• In a lesser pulled off one the assassins tried to frame someone else for their crime by hiding their gravity boots in the locker of another crewman. This guy, named Dax however is an alien with huge webbed feet that are too big to actually wear any kind of footwear so it's immediately obvious he was framed and the crew don't buy it. Shortly afterwards the actual assassins are found executed by another conspirator so they clearly were punished for bungling the frame job so badly.
  • In The Strawberry Blonde, Hugo hires Biff for a well-paying but do-nothing job in which all Biff does is sign contracts he doesn't understand. It turns out that Biff is Hugo's fall guy in case the authorities ever catch on to Hugo's fraud and graft. They do, and Biff goes to jail.
  • In Who Framed Roger Rabbit, the titular rabbit was accused of murdering a guy who was playing patty cake with his wife, and was forced to go on the run with the help of a detective to clear his name, otherwise a Hanging Judge would have him 'Dipped'. It turns out that the judge knew he was innocent because he was the guy who committed the crime, with Roger being used as his patsy in his grand scheme to eradicate Toontown to make way for a freeway.

    Literature 
  • In The ABC Murders, there's a Serial Killer who nicknames themselves A.B.C. There's also a suspicious character named Alexander Bonaparte Cust who not only has A.B.C. as their initials, but has been at the murder locations during the time of the murder. However, he is just a scapegoat used by the actual killer to cover their tracks. The murderer even manages to trick Cust himself into believing that he is guilty.
  • In Mario Puzo's original novel The Godfather, Felix Bocchicchio takes the heat for Michael's murders of "The Turk" and his pet NYPD Captain. Since Mr. Bocchicchio is already on Death Row for three premeditated and pretty much deserved murders, he's more than happy to admit guilt as long as Don Corleone provides financially for his soon-to-be widow and their three kids. (The movie omits this, leaving it wide open as to how the Don gets Michael off the hook.)
  • John Rain: In Hard Rain, the CIA station chief in Tokyo is running an operation that's been shut down under orders from Washington, and using his subordinate Kanezaki as the fall guy by arranging to frame him as the Rogue Agent. Kanezaki only discovers this when he gets curious about some missing communication logs, which include the order cancelling the operation the chief has assigned to him.
  • The Little Golden Calf features "sitz-chairmannote  Funt" — a professional figurehead for phony companies. He is 90 and claims to have been doing that all his life. He charges a clerk's wage for sitting in the office looking important and double that for the time he spends in jail "because of job hazards". The Villain Protagonist hires Funt to get blackmail material about one of his former employers.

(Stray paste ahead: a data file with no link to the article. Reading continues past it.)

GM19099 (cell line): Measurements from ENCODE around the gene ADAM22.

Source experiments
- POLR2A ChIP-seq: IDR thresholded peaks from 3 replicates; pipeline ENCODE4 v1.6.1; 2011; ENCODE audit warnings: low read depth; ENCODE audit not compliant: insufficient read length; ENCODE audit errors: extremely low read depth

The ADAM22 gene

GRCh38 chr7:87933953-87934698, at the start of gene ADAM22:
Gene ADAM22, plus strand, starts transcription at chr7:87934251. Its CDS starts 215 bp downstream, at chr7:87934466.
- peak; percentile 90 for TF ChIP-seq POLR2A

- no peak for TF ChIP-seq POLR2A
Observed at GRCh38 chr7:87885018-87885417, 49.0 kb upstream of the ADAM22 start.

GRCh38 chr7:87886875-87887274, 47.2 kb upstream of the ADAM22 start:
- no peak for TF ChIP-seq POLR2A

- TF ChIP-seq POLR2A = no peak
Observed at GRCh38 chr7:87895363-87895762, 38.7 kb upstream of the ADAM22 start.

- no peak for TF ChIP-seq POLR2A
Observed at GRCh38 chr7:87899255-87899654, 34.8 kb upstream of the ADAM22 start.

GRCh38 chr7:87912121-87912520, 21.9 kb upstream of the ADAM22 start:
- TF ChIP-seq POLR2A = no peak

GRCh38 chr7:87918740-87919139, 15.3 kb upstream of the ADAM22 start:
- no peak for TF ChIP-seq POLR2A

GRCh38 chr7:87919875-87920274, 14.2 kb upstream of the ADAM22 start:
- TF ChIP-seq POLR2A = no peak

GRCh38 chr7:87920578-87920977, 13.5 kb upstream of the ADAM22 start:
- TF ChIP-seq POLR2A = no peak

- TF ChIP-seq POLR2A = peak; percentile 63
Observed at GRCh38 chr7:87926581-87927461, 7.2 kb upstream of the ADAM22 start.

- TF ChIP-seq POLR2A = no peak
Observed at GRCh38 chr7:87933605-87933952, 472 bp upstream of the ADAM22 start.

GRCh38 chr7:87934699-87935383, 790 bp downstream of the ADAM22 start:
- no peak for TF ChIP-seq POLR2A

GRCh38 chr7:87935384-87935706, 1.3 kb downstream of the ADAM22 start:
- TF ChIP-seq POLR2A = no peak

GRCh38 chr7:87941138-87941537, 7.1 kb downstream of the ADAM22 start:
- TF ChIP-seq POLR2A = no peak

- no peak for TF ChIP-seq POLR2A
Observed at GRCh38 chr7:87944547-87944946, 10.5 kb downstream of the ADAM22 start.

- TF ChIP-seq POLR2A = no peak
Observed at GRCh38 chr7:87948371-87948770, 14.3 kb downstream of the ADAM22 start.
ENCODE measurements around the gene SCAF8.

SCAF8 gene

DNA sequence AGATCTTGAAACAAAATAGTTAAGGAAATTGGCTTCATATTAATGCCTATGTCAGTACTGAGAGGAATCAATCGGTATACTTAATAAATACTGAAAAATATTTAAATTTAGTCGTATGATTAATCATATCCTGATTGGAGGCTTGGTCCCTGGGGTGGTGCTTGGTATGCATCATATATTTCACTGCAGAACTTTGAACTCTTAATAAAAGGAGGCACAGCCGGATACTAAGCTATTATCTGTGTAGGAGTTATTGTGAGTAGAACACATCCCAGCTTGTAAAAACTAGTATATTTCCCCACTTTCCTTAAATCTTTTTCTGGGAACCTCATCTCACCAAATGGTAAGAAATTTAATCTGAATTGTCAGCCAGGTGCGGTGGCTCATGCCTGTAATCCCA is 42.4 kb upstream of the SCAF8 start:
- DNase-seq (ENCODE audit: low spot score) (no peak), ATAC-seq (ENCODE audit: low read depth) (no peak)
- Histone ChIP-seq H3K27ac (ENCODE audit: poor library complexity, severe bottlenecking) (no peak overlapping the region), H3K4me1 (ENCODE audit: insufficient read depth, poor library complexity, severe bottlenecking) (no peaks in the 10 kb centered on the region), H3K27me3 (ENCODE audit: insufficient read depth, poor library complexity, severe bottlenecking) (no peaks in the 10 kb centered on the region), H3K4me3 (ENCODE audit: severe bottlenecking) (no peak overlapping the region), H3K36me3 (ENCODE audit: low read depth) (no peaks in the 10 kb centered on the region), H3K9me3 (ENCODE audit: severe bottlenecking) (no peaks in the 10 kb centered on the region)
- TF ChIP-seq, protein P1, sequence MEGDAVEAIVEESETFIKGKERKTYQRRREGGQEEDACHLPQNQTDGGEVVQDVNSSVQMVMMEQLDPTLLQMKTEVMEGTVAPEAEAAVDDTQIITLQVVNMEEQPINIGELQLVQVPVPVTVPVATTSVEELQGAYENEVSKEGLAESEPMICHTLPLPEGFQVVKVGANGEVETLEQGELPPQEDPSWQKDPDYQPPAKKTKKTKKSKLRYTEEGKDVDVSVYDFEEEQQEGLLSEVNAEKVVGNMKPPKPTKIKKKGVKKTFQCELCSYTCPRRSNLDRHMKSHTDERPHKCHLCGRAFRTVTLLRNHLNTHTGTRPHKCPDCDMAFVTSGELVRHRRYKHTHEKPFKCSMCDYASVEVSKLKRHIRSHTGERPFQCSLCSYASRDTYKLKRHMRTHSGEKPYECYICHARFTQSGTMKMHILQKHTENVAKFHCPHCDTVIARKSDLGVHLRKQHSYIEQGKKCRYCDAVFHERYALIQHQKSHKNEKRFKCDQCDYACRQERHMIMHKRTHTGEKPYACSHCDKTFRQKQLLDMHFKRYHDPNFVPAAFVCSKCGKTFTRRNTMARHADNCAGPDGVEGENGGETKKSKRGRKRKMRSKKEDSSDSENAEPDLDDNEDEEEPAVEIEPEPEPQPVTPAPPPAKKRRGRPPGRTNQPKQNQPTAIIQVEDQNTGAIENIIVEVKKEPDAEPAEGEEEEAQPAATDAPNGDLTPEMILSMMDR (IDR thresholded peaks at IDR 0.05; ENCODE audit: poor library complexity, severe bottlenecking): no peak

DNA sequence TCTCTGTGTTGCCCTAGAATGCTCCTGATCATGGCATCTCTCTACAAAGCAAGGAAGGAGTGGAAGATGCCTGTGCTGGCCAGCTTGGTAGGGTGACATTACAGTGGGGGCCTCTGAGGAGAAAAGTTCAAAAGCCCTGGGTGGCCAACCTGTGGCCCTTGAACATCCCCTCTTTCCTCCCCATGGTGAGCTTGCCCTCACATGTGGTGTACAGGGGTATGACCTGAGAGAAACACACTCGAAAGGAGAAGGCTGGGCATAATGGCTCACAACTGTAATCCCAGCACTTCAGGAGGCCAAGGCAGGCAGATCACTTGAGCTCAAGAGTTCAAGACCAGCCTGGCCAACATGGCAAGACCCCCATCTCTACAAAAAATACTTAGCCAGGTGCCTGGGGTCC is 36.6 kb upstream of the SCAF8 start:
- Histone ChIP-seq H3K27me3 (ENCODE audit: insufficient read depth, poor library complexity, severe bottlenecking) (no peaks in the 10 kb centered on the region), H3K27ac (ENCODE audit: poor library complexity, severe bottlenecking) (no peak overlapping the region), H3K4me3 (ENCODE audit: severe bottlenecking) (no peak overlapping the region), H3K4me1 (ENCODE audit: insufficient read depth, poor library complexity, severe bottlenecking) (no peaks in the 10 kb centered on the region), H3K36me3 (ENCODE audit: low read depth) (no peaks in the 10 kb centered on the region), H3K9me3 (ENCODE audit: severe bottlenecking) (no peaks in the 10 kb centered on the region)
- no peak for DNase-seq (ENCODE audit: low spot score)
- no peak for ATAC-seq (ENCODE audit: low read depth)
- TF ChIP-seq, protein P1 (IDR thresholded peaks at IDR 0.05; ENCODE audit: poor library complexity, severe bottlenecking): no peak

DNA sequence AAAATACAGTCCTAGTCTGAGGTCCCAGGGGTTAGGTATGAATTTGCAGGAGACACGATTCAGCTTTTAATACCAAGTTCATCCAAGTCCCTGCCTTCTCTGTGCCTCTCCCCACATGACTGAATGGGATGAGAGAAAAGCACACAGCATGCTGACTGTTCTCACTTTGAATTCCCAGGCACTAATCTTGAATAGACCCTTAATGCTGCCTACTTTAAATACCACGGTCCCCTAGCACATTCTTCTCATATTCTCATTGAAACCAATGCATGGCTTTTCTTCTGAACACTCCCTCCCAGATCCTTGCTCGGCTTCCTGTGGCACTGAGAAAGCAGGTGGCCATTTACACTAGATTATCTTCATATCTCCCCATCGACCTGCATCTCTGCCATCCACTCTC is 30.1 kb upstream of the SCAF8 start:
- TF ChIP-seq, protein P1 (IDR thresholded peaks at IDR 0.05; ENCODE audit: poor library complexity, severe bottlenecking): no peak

• In Renegades, when Smug Super Frostbite and her team torture and murder a villain, they decide to pin the blame on the vigilante Sentinel, who was trying to stop them, as they know he can't turn himself in to prove his innocence.

    Live-Action TV 
  • During season two of Breaking Bad, Saul introduces Walt and Jesse to "Jimmy In-'N-Out", a professional fall guy who's spent so much time in prison he can't function outside it. He now gets paid to take the rap for other people.
  • Burn Notice: A shadow government organization made a bunch of files on the handiwork of one of their own operatives look like Michael had done it. This prompted the CIA to burn him, whereupon the organization quickly stepped in to try and recruit him.
  • In Gotham, petty criminal Mario Pepper was framed for the murder of Bruce Wayne's parents since the case was too high-profile to be left unsolved. With Pepper taking the fall, the police look like heroes, the mayor is seen as having a handle on the rising crime, and the mob doesn't have to deal with the extra police attention. It helps that Pepper is someone that no one, perhaps not even his own family, would miss.
  • In the last season of How I Met Your Mother, it's revealed that Barney's job is to be this for the company he works for: he signs his name to a bunch of documents so that, if legal charges are brought against the company, Barney will take all the blame. Subverted when it turns out Barney's been a government informant the entire time, and is one of the few people at the company not in legal trouble.
  • Limitless: In exchange for money for her family, Hawkins claims that she's a Right-Wing Militia Fanatic who tried to kill Morra. Interestingly, she isn't acting as a fall guy for the real culprit, but for the intended victim (who doesn't want an investigation into his affairs).
  • Sidney Glass (formerly the Magic Mirror) does this for Regina in Once Upon a Time, admitting to kidnapping Katherine and going to jail. The town sheriff realizes it's total bull, but the true culprit is virtually untouchable.
  • Person of Interest: The introduction of Root involved her framing the Victim of the Week for a political assassination. Team Machine clears his name, but this only makes Root determined to find out not only who Team Machine are, but more importantly how they even knew a Frame-Up had occurred in the first place.

    Music Videos 
  • Common's "Testify" is about a man who is on trial for killing two men. He gets sent to jail, but the ending reveals he didn't commit the crime. The actual murderer was his wife. She's a drug king pin who framed her own husband by giving an anonymous tip, while at the trial she played the role of a sobbing wife.

    Podcasts 
  • In The Adventure Zone: Dust, Sheriff Connors intends for Liam to take the fall for the murder of Jeremiah Blackwell. Because he was in the wrong place at the wrong time, Dylan almost becomes this.

    Tabletop Games 
  • In Paranoia, a major part of many end-games is arranging for one or more of your Troubleshooter teammates to take the blame when the mission of the day inevitably goes sideways and you all have to report back to Friend Computer. If they're already dead, so much the better!

    Video Games